We recently discovered a database that had some corruption due to the document compression bug related to 8.5.1. We have received a hot fix from Lotus Support to prevent any further database corruption, but we have had to repair and resolve issues with a number of databases.
As I was working on this particular database, after running fixup on the database, I attempted to run a folder upgrade, as we have found that some of the corruption relates to older folder designs. The folder upgraded failed. The error message returned indicated that the agent had exceeded the 64k limit.
So I started investigating further. We have a little agent we run to look at folder structures. It will look through each folder, determine how many documents in a folder, and prepare a list of all folders. I ran that agent. And waited, and waited, and waited.
The results came back. The user’s database contained 2,937 folders. Yes, you are reading that correctly. 2,937! This is an all time record for the users at our site. And we’ve had a few who have run amok with folders. My next step was to push data from a backup replica to the repaired replica to restore the corrupted documents that had been deleted during the fixup. Again, I waited, and waited, and waited. And here is the dialog that appeared after the replication completed. Yes 40,191,544 databases replicated! Well done Domino is all I could say!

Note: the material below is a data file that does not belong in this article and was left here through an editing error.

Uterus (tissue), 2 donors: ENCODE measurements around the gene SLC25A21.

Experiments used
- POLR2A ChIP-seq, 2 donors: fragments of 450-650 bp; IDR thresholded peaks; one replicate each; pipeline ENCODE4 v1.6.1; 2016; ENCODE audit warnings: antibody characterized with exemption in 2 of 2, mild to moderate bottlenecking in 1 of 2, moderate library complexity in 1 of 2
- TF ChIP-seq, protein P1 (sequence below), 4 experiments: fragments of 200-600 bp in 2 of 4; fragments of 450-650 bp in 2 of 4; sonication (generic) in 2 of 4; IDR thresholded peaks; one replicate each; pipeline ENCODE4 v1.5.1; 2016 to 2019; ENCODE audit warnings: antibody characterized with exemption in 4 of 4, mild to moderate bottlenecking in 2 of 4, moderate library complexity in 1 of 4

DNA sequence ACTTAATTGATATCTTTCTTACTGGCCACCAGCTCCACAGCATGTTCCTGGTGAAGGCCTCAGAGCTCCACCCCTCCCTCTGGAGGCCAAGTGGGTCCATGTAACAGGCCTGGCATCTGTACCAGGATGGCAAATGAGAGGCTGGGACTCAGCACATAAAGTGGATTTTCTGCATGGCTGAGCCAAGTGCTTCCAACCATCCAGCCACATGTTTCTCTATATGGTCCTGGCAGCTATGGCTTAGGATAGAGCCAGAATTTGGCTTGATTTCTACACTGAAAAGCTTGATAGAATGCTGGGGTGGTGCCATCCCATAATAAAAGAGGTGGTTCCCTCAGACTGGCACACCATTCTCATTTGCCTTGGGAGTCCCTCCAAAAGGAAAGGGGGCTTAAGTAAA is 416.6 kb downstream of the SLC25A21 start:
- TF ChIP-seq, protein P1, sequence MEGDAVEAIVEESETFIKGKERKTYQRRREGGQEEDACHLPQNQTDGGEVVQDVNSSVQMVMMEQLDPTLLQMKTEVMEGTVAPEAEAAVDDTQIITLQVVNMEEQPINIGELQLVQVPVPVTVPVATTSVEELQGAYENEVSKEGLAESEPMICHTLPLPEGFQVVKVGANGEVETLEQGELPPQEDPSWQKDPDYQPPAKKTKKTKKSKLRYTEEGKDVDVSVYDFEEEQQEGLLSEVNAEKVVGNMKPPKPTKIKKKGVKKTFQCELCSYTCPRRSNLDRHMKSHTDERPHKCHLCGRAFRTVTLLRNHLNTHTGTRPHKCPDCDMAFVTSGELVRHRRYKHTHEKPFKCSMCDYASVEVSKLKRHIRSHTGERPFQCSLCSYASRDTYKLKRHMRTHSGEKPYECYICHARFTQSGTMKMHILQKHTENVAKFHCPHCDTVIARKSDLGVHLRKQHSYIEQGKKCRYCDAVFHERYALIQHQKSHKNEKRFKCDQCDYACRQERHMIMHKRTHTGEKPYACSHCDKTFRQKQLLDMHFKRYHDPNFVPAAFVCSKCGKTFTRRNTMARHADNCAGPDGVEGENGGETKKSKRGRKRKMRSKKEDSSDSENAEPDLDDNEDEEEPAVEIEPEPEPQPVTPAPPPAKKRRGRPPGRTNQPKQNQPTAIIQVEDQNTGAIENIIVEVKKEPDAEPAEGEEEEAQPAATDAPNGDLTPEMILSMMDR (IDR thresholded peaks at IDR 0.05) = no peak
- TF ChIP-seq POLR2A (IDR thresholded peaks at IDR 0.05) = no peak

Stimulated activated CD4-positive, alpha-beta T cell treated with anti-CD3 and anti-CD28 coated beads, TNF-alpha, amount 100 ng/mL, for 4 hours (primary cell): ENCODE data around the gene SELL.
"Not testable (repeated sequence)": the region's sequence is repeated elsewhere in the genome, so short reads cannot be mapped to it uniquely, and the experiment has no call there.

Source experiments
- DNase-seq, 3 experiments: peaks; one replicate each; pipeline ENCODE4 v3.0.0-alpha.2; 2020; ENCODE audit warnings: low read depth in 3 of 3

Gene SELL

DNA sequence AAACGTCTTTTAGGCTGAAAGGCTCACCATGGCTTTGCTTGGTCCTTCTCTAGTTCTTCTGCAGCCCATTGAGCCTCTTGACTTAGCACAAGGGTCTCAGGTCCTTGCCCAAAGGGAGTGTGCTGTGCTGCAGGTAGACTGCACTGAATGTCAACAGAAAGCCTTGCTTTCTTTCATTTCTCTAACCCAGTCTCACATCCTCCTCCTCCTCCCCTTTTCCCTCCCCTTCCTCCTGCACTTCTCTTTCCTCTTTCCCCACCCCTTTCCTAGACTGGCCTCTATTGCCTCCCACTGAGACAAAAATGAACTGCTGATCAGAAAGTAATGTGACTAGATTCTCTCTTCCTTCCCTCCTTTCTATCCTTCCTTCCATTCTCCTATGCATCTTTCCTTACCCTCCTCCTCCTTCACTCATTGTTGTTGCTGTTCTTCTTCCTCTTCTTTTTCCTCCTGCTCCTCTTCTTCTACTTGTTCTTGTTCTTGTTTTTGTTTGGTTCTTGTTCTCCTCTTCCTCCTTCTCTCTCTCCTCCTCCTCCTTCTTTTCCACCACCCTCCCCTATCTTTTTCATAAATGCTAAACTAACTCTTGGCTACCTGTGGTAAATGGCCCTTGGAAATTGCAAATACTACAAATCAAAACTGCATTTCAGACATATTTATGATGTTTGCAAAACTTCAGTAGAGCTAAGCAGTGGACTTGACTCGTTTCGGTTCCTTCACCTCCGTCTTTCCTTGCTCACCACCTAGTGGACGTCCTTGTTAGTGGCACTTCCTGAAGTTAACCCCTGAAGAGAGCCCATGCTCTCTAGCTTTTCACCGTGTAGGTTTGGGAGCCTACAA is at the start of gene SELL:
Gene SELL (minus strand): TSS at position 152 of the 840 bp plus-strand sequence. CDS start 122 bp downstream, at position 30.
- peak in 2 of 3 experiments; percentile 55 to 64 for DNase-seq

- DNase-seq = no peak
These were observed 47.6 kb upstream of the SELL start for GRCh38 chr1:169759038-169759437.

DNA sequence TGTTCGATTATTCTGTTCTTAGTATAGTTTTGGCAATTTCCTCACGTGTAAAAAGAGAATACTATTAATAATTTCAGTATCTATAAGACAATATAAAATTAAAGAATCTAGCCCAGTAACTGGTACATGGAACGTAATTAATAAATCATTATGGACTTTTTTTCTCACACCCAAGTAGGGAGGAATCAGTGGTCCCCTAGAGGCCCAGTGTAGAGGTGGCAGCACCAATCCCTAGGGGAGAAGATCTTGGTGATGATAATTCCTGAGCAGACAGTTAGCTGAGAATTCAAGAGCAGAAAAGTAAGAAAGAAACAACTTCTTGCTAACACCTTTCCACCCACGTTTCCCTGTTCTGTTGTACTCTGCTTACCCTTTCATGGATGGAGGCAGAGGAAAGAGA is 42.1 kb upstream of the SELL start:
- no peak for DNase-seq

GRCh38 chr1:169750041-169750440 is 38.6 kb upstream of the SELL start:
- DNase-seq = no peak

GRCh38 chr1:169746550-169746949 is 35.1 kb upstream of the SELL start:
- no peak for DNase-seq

My best guess is that because the folder structure exceeded the 64k limit on naming structure, somehow this affected the report back to the replication statistics dialog. I confirmed that the correct number of documents were restored by reviewing the database properties.
Sometimes you just have to see it to “believe it.”
Summer breeze…makes me feel fine! I’ll be heading to St. Louis for a few days in August to attend and present at IAMLUG. I hope to see you there!
Of course I couldn’t resist an opportunity to speak about one of my favorite products – Tivoli Directory Integrator – with my TDI blog series co-author Tom “Duffbert” Duff: Tivoli Directory Integrator (TDI) – The Best Free Tool You’ve Never Heard Of Tivoli Directory Integrator, or TDI for short, is a great (free!) tool you can use in your Domino environment. TDI moves and formats data from a large list of different data sources and targets using preconfigured connectors that come with the package. And don’t be mislead by the “Directory” part of the name! TDI can take data from nearly any data source (even directories) and integrate it into nearly any other data source (even directories). Oh, and did we mention it’s free if you’re licensed to use Domino? (This session is for both developers AND administrators!)